I would like to introduce you to my guest blogger, Hazel Bridges, who wrote this thought/planning-provoking article. This article gives you something to mull over and may save you future financial problems. Please visit Hazel's website: agingwellness.org
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Investing in Your Golden Years: How to Plan and Pay for Long-Term Care
Getting older isn’t easy in certain respects, and with some of the physical changes age can bring, a concern for many people is paying for long-term care. Long-term care can be costly, and if you don’t have a plan in place, you leave yourself open to financial risk. Here are some things to consider as you contemplate your future.
At some point down the road, most Americans will require long-term care. In fact, according to some statistics, as many as 12 million Americans are expected to need long-term care by the year 2020, and 68 percent of seniors can anticipate requiring assistance at some point with the most basic functions in life, such as eating and dressing. Depending on your situation, that could mean hiring help to meet your needs.
An Expensive Proposition
Long-term care isn’t cheap. The average cost for just one year in an assisted living facility was $41,000 in 2012, and while Medicare is invaluable for many seniors, it provides little coverage when it comes to assisted living or nursing home care. While many people believe they can depend on Medicare or Medicaid, they must meet requirements to get help paying for long-term care. In fact, many people are required to spend down their assets in order to qualify for coverage, commonly termed a “Medicaid spend down.” With assets capped at $2,000 to qualify for long-term care payout, that leaves most people reducing assets to a poverty level. If you or a loved one needs to live in an assisted-living home or a nursing home, how will you pay for it?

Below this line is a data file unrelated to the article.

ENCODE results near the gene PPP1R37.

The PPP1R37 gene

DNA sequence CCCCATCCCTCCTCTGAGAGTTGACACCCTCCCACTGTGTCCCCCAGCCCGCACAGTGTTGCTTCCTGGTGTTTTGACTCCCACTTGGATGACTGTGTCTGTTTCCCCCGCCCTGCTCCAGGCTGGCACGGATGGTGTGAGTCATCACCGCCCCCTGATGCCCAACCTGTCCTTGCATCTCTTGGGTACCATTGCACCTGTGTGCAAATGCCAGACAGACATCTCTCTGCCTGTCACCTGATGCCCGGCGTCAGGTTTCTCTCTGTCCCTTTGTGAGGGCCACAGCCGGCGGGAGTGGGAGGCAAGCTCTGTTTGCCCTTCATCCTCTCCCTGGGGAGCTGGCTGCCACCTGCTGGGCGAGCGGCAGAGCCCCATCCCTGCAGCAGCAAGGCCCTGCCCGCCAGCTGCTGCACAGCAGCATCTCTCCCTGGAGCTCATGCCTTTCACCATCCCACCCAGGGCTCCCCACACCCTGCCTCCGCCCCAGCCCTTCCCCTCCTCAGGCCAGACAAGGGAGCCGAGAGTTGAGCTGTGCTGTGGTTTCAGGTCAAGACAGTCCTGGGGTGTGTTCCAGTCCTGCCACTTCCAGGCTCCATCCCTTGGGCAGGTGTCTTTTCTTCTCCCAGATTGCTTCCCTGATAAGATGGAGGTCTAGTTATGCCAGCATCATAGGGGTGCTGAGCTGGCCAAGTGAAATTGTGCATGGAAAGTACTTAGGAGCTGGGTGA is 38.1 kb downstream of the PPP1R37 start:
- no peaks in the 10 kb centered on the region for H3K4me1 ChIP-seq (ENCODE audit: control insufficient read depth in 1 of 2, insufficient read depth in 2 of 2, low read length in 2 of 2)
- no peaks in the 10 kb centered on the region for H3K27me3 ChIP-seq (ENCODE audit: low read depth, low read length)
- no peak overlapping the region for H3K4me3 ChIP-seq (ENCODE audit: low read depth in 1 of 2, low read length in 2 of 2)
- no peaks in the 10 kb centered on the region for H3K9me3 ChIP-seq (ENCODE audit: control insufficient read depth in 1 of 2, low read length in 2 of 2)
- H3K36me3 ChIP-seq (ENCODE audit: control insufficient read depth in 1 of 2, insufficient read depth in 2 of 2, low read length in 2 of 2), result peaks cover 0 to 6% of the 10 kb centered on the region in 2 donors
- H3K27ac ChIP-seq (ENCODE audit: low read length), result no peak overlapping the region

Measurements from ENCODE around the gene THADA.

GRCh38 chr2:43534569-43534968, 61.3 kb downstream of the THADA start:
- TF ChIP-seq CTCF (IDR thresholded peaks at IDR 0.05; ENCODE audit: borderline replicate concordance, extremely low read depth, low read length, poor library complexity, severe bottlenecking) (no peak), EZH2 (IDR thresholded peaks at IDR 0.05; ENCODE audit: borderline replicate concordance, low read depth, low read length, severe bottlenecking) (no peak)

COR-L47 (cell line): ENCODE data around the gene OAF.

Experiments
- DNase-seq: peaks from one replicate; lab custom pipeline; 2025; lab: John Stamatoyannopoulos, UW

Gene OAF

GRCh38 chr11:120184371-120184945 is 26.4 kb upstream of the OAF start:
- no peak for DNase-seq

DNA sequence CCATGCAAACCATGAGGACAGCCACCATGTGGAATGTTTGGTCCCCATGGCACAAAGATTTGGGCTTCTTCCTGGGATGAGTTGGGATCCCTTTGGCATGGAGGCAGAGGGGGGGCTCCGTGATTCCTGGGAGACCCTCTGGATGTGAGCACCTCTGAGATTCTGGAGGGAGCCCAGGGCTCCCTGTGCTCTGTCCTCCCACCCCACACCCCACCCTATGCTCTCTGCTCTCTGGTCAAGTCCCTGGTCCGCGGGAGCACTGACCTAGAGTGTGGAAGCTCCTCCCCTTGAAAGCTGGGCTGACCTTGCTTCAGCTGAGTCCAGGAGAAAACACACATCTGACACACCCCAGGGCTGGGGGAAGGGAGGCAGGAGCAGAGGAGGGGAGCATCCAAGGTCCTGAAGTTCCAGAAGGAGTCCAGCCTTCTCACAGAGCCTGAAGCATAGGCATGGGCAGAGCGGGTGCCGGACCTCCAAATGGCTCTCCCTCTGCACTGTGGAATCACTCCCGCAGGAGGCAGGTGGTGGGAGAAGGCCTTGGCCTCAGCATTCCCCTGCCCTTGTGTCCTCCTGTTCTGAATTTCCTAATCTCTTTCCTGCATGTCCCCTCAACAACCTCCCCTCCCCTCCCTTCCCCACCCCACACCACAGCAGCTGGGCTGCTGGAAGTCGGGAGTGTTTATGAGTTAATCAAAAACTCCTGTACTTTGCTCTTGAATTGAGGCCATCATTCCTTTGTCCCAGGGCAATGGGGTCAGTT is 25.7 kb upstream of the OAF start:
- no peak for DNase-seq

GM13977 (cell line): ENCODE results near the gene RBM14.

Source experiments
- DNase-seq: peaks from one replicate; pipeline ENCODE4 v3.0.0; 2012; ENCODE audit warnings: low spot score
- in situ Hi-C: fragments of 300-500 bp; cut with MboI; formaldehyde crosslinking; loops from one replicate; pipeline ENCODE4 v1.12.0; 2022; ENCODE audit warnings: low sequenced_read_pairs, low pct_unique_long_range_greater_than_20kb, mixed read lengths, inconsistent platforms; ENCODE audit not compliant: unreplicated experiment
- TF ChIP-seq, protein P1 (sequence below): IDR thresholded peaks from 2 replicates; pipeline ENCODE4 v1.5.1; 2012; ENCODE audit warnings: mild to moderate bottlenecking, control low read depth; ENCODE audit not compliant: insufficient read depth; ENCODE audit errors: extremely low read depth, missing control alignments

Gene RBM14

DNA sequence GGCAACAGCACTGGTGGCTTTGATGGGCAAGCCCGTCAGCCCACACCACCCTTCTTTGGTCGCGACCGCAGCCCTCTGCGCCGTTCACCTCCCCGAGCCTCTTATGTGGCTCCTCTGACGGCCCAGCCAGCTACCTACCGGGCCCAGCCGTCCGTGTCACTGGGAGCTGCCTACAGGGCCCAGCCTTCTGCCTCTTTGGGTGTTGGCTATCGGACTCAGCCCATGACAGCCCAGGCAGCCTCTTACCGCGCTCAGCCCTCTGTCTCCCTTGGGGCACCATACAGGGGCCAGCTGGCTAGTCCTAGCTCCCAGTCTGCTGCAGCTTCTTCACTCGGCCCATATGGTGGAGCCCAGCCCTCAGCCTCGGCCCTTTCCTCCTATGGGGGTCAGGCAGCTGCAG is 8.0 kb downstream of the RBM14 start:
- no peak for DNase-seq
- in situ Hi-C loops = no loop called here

Plan and Prepare
It’s important to develop a realistic picture of how much your assets are worth, and experts at Time suggest that’s the best place to start. For instance, if you are a homeowner your house is probably one of your largest assets. You can use an online home value calculator to give you an idea of its value. That number is part of your overall picture, termed “net worth.” Your net worth is a comparison of your assets, which is all you own outright, against all you owe, your liabilities. You can use a net worth calculator to help tally the number. Those whose net worth comes in at above $2 million can feasibly plan to pay out-of-pocket should the need for long-term care arise. Those whose assets are $2,000 or under can depend on Medicaid. Everyone who falls in the gap between should devise a plan to pay for care.
Weigh the Possibilities
Do you have a close friend or family member you can depend on for care? Some people rely on a spouse, child, or partner for care, but as US News & World Report explains, families are smaller than they used to be, and for many, that isn’t a realistic choice.
Here are some alternative ideas:
Establish a Safety Net
Most of us will require long-term care in our golden years, so it makes sense to establish a plan. Evaluate your circumstances and prepare accordingly. You can face your future with peace of mind by putting a safety net in place.
By Hazel Bridges,
I cared for Mom for seven years and learned so much from my experiences with her and Alzheimer's.